He is a Charleston native, living in a state that has a history of anti-Black race hatred that ranks among the worst in the nation. At age 72, he had to have lived through much of that history. One would think that, to him, what happened Wednesday night would be completely believable – and very immediate. How can he speak of that event without placing it within its proper historical context?

Far too many Americans have very little awareness of the racial context of our society. We know little of the specifics of the thousands of race-related laws, rules, and practices that at one time were consciously put into place to ensure the supremacy of Whites and to lock others out of assertive participation in the nation. It is the existence of those laws, rules, and practices that, over time, allowed to accrue the enormous racial disparities of wealth and social status that we currently live with.

Although many of those laws have been stricken from the books, the landscape of structural racial inequality persists.  When we talk about “racism”, every conversation should include a discussion of that real racial history.

Sadly, we don’t do that. When we do (rarely) acknowledge “racism,” we think about it as it appeared in 1963, or on Wednesday night – as personal, obvious, malicious, and intentional acts of ill will. And when we find examples of that malicious brand of “racism,” we jump all over it in an effort to “prove” that, apart from the actions of a few “deranged” individuals, it (racism) is a thing of the past.  A result of that approach is that the millions of Americans who are trained to believe racism is over also come to think that the nation’s millions of structurally disadvantaged African-Americans have no one but themselves to blame for their presence at the bottom of the American hierarchy.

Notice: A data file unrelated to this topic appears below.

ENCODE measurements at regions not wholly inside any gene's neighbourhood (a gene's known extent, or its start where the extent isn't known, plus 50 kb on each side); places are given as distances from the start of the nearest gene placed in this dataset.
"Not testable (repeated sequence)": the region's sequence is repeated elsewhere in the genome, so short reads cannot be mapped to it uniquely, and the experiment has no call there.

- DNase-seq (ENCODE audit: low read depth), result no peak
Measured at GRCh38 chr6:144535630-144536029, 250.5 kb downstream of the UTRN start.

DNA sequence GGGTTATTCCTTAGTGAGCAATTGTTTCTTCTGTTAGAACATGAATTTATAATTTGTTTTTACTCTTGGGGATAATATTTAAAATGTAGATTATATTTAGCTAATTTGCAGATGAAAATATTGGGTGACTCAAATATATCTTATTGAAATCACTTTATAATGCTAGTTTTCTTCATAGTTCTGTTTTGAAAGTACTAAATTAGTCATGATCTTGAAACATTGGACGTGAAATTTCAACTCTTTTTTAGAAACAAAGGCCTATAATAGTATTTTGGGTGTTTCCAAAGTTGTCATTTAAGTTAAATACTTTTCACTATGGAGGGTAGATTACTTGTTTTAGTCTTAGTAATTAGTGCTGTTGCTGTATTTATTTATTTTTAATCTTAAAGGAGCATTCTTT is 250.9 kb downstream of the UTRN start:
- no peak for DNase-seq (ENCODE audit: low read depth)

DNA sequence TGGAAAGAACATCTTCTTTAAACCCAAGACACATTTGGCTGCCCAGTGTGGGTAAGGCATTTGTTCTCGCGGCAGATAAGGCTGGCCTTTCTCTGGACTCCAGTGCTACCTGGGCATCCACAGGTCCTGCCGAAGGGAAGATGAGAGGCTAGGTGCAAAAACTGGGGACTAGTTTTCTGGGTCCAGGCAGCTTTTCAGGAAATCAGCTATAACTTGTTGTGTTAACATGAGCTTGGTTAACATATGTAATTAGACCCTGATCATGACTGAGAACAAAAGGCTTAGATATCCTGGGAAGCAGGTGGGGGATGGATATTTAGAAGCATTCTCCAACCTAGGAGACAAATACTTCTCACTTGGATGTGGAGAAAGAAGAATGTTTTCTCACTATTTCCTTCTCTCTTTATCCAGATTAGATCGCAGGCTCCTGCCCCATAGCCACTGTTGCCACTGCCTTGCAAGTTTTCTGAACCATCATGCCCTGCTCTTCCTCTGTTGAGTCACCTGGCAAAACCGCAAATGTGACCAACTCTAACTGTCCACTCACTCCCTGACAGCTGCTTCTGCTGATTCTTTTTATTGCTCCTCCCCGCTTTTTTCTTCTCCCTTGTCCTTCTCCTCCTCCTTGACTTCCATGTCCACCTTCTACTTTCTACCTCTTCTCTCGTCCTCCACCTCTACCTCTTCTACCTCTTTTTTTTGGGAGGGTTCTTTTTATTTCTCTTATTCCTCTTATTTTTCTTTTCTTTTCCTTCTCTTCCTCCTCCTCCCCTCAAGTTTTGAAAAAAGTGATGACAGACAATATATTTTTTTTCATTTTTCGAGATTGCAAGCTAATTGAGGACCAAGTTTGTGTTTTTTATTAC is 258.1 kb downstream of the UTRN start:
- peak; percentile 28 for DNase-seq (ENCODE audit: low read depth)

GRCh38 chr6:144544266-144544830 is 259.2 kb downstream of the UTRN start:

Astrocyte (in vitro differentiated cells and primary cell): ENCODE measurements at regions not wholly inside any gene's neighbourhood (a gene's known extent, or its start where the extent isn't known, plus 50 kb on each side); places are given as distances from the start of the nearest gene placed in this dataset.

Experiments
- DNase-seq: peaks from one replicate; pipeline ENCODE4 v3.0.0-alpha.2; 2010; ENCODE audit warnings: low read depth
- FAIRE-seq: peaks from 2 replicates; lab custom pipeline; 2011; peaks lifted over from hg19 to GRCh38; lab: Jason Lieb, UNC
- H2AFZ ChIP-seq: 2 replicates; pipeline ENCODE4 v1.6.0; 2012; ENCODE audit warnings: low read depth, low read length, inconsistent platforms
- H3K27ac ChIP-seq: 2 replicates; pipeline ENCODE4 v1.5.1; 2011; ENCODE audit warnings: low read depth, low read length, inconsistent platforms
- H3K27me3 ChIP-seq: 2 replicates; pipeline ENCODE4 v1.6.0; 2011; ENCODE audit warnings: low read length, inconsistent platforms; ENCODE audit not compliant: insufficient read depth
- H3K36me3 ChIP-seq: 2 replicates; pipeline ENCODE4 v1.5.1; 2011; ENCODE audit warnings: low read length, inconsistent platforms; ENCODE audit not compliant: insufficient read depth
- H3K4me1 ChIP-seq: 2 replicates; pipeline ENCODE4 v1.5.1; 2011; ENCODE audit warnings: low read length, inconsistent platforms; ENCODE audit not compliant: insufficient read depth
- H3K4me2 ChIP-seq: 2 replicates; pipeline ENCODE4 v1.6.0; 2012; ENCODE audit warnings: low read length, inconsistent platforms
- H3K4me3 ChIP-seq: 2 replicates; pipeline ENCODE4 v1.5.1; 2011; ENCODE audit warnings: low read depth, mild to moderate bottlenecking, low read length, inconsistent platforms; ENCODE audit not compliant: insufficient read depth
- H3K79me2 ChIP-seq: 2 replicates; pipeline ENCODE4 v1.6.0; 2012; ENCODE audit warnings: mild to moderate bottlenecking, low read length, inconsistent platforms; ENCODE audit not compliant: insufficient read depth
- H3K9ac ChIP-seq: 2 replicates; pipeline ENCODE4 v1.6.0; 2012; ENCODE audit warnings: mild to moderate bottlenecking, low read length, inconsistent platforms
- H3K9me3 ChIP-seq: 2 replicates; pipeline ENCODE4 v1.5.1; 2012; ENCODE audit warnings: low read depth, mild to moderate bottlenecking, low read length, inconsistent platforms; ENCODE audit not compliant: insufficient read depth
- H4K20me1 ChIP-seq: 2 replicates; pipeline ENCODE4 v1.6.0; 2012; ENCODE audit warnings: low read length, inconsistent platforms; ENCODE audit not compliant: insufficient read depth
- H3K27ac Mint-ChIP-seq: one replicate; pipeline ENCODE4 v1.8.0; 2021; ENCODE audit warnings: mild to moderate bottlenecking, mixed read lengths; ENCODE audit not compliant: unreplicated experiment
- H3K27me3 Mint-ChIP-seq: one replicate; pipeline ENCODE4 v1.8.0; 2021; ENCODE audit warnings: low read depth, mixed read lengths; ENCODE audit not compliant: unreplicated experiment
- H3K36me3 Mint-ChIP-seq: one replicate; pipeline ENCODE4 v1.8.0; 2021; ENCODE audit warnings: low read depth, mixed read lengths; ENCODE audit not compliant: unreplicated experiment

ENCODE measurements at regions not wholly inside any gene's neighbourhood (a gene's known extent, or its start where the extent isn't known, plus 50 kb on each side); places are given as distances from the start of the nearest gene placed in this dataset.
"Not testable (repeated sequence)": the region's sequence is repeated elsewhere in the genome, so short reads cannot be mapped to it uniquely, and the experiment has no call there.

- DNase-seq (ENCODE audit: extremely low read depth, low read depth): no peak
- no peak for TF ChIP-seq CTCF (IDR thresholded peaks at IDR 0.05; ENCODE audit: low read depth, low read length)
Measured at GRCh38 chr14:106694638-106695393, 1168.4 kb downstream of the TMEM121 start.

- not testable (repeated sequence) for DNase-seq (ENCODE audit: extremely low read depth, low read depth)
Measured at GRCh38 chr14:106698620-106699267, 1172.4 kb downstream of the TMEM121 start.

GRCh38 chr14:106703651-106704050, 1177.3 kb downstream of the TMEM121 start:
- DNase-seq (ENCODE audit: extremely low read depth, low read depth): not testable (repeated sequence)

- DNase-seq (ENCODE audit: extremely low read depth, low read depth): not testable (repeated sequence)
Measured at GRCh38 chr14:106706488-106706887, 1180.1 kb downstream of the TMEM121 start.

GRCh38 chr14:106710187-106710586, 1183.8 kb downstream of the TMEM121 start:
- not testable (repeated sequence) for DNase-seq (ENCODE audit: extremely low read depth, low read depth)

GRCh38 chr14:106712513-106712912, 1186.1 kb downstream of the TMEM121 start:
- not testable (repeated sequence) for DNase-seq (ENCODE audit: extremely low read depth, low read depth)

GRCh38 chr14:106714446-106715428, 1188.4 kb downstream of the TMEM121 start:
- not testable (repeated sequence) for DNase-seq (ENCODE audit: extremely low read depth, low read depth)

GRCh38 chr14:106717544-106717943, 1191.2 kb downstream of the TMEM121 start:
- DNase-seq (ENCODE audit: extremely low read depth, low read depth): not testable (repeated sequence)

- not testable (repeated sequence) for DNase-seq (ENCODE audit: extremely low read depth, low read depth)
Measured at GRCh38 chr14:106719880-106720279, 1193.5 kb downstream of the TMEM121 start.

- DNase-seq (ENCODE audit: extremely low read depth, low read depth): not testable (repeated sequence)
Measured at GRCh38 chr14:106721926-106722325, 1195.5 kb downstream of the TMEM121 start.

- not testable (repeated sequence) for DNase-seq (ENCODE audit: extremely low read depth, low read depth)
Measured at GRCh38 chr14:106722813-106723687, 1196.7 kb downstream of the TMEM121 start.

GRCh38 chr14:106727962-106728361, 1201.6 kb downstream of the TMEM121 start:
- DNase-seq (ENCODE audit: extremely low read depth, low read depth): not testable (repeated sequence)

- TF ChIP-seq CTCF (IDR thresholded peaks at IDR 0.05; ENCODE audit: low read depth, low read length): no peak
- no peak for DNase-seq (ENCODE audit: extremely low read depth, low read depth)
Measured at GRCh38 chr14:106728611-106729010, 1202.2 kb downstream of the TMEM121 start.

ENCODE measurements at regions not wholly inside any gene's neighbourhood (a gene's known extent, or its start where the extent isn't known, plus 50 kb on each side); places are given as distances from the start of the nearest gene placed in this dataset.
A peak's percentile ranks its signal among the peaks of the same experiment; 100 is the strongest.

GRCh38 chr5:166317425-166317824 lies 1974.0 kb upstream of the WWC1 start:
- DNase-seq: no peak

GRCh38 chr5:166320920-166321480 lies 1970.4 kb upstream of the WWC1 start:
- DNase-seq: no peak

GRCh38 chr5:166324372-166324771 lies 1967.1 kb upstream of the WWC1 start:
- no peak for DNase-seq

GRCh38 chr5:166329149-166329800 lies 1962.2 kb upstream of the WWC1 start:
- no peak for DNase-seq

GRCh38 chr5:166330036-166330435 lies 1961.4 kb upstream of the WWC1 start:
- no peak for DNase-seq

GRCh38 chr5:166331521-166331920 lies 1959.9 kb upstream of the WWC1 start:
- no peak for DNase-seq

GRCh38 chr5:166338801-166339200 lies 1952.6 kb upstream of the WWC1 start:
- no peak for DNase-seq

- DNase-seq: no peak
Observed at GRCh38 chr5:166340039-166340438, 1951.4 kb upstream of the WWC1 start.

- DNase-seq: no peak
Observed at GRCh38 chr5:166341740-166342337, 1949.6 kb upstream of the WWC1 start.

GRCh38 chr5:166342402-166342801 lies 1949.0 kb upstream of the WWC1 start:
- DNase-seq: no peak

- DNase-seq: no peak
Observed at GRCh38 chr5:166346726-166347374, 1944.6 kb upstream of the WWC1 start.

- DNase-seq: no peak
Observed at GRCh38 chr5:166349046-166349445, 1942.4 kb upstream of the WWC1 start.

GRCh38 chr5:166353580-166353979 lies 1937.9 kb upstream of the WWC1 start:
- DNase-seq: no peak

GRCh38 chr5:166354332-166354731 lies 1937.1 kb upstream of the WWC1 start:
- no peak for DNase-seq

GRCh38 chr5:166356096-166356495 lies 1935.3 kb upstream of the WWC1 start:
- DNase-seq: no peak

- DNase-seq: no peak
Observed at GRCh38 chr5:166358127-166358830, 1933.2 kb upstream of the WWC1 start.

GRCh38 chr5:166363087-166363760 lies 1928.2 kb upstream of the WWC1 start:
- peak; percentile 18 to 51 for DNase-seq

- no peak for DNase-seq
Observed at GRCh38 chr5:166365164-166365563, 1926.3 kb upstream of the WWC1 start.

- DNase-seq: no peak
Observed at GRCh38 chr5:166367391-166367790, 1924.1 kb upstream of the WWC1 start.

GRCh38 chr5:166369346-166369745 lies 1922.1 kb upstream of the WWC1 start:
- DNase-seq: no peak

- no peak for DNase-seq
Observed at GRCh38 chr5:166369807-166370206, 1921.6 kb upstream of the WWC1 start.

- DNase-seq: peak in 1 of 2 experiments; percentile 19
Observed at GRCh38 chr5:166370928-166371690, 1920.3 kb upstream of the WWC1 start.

The news coverage since Wednesday’s shootings have placed heavy focus on the perpetrator. He has been called “deranged”, “mentally ill”, and “sick.” It is very hard for me to listen to FOX News as they repeatedly attempt to let society off the hook, and locate these murders only in the actions of a single individual.

In 1963, shortly after the girls were killed, Dr. M.L. King said, “We’re not concerned with who killed these girls, but with what killed these girls.”